With the worst poll numbers of any first lady - with the possible exception, says Deaver, of Hillary Clinton - Nancy was dubbed by the media as Queen Nancy, Fancy Nancy, the Marzipan Wife, Iron lady, Ice Lady, Nasty Nancy, and Dragon Lady. All of which, says Deaver stemmed from an early scathing in the Saturday Evening Post in 1968 snidely titled “Pretty Nancy,” which criticized her for being a traditional wife and mother.

The Media portrayed her as calculating, but had Nancy actually been calculating she could have developed a strategy for dealing with their constant attacks, says Deaver.

Though Reagan had a thicker skin, Nancy focused on the causes that moved her while she adjusted to the onslaught of public criticism.

One of her favorites was helping Vietnam veterans, particularly POWs, and the Reagans wore bracelets inscribed with soldiers’ names. One of those was John McCain, who remains a close friend.

When Reagan became president, Deaver says Nancy took everyone by surprise when she took up her fight against drug abuse, rather than a more matronly cause.

“Just as the wounded Vietnam War vets had stirred her to action in California a decade and a half earlier, so she was driven on by these men and women wounded by heroin, cocaine, and the rest of the drug dealer’s arsenal of poisons. Nancy saw drug use as a pox that crossed all lines – geographical, racial, political and economical.”

Deaver remembers one night when a call from a woman in Texas came into the White House switchboard while the Reagans were having a rare quiet dinner.

“Rarely, if ever, does an unsolicited call to the White House get through to a president or a first lady, especially when they have retired to the residence, but the receptionist said that the woman from Texas was in a panic. Unable to resist such a direct plea for help, Nancy took the call,” writes Deaver.

Desperate to help her drug-addicted son and not knowing where else to turn, the woman had called the First Lady as a last resort. Nancy listened patiently and then promptly called the head of the Texas chapter of Just Say No, who said he would contact the woman first thing the next morning. But Nancy was adamant, “This has to happen tonight. I really don’t think there is a tomorrow for these people. This lady is not going to spend another night going through this hell.”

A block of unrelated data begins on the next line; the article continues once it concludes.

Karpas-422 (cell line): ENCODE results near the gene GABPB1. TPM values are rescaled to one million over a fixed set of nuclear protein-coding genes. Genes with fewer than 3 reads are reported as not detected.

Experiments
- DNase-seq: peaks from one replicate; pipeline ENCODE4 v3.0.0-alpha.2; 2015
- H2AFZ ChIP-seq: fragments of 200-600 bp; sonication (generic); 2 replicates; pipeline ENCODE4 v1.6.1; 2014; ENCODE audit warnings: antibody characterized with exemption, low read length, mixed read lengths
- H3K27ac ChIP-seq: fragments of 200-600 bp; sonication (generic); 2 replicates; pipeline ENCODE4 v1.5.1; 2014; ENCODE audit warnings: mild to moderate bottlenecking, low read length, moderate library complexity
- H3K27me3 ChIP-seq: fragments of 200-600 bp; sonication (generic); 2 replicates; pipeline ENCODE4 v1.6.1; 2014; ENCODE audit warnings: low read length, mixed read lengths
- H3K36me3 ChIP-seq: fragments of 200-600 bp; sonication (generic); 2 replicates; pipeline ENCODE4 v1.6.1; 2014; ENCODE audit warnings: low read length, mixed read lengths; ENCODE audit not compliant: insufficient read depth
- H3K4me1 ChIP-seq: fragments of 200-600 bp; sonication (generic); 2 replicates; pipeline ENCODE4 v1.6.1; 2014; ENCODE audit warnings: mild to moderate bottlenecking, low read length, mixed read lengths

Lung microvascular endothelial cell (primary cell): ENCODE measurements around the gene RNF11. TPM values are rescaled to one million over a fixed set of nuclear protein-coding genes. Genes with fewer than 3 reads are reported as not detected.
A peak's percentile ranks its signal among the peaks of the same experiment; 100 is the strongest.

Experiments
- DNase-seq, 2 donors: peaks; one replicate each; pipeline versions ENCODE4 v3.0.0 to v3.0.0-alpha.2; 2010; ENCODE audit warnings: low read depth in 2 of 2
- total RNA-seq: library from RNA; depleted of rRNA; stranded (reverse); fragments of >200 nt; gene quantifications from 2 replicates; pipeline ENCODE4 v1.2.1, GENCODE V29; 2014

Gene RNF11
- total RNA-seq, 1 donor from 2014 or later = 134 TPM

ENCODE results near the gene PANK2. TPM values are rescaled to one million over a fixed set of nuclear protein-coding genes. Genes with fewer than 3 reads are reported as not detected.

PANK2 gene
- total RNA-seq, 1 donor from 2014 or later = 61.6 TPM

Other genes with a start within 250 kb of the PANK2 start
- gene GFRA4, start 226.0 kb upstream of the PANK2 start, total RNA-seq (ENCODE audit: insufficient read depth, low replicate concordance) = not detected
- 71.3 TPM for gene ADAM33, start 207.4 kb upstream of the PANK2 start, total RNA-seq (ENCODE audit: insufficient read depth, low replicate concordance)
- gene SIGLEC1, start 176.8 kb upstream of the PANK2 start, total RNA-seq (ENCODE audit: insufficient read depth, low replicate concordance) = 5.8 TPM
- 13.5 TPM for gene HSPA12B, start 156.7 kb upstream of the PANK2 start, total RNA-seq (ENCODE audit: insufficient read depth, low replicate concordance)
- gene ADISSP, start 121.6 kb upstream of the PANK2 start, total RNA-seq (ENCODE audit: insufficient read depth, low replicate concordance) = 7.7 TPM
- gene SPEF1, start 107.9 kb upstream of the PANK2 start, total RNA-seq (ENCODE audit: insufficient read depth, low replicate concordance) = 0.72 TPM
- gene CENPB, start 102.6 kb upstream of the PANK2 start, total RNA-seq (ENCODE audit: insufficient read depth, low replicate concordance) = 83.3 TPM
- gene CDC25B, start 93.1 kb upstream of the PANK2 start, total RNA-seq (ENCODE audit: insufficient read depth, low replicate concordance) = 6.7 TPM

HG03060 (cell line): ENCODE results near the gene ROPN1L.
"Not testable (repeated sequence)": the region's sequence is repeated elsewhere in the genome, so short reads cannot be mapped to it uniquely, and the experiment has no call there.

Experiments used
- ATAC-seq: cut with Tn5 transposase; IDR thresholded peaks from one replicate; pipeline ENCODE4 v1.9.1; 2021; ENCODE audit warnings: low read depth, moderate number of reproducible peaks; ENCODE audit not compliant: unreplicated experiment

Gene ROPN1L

A year later, the son’s treatment program appeared to have been a complete success.

In eight years, Nancy took her crusade to 65 cities in 33 states, and even then she didn’t stop until she had to turn most of her attention to her ailing husband.

Nancy Reagan’s “Just Say No” campaign was laughed at and ridiculed. But Joseph Califano, Jr., the secretary of health, education and welfare under President Jimmy Carter and now the president of the National Center on Addiction and Substance Abuse at Columbia University, said, “Without question she made a difference; just look at the numbers before she started and the numbers after.”

Critics called the campaign simple-minded, but the simplicity was the genius of it, says Califano. “Nothing’s worked as well since.”

Still, the vilification of the Reagans continues today – as evidenced by the recent uproar over “The Reagans,” pulled by CBS -- even though history has vindicated Ronald Reagan over and over again. But Nancy just keeps on focusing on the tasks at hand. Deaver tells NewsMax she didn’t even discuss the show with him.

“I doubt if she watched it. I don’t know that. It was one of those things she didn’t need at the time, a total distortion of their relationship. The impression that he was an amiable dunce with her as the puppeteer isn’t true, and those who wrote and produced it admitted publicly they didn’t agree with Reagan.”

Reagan didn’t have the heart to fire people most of the time, so it often fell to Nancy, says Deaver. “She’s intimidating because she doesn’t like to waste anyone’s time. She’s quick, to the point, and direct.”

But it was always “Ronnie” who wore the political and philosophical pants.

Writer, director, and producer John Huston, “a full-blooded liberal,” knew Nancy well during her single days in Hollywood. He once told a reporter, “The idea that Nancy is an arch conservative and reactionary and that she is the influence on Reagan and guided his political thinking is absurd, absolute nonsense.”

Though Deaver says, “I’ve always thought it odd that the Hollywood community has never recognized the only president of the United States who was a member of their union, who achieved the highest office in the land. I think they disagree with him so badly they can’t get past it and it would actually be good for the Hollywood community to recognize Ronald Reagan from a public relations standpoint.”

But Nancy doesn’t give a second thought to the Hollywood community she was once such a part of, says Deaver. Her thoughts are always at Reagan’s side.

Sometimes, Nancy told Deaver, “I find myself starting to say, “Do you remember...” then I have to stop myself.”

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A former member of every Reagan administration, Deaver began his relationship with the family back when Ronald Reagan was first elected governor of California. Assigned as the contact for the state's new first lady in her husband's office, many of the staff warned Deaver...
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Wednesday, 18 February 2004 12:00 AM